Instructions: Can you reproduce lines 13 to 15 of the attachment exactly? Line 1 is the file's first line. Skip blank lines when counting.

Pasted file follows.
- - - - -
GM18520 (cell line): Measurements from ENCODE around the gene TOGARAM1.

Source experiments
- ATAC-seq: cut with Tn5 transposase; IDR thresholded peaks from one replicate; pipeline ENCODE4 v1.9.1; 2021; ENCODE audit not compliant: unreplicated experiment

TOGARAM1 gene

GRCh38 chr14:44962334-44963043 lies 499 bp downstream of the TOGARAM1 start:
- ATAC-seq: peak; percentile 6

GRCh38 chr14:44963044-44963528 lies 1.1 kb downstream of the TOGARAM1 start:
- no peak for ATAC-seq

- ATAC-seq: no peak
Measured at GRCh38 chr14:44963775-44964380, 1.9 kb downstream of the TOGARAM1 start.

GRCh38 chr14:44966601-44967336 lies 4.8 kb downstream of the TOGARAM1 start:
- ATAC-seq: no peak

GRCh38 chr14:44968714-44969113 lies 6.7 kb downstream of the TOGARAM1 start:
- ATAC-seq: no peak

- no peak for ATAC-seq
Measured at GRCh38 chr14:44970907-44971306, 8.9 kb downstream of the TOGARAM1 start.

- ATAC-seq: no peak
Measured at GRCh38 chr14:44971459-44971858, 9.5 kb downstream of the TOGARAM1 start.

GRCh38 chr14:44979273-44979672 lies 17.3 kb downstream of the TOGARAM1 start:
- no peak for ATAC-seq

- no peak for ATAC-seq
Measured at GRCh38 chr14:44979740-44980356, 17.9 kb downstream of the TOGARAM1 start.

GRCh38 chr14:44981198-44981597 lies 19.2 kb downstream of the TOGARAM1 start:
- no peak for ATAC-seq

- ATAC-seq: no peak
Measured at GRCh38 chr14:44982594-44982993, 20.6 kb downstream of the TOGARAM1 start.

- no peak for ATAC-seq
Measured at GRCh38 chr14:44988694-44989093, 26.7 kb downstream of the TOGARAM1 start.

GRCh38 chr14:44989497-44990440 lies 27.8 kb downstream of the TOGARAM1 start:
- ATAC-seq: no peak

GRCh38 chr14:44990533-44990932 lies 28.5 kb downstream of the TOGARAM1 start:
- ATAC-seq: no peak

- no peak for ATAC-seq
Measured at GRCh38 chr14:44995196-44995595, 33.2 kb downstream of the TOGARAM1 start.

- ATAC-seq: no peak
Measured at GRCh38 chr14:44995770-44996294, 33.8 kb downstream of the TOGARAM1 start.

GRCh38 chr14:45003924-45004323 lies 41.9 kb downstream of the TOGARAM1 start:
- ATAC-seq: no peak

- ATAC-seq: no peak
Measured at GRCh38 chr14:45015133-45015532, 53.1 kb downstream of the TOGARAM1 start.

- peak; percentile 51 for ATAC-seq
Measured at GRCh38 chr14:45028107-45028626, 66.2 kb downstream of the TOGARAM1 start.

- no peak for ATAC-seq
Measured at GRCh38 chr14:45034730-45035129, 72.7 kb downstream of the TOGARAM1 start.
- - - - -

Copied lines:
GRCh38 chr14:44968714-44969113 lies 6.7 kb downstream of the TOGARAM1 start:
- ATAC-seq: no peak

- no peak for ATAC-seq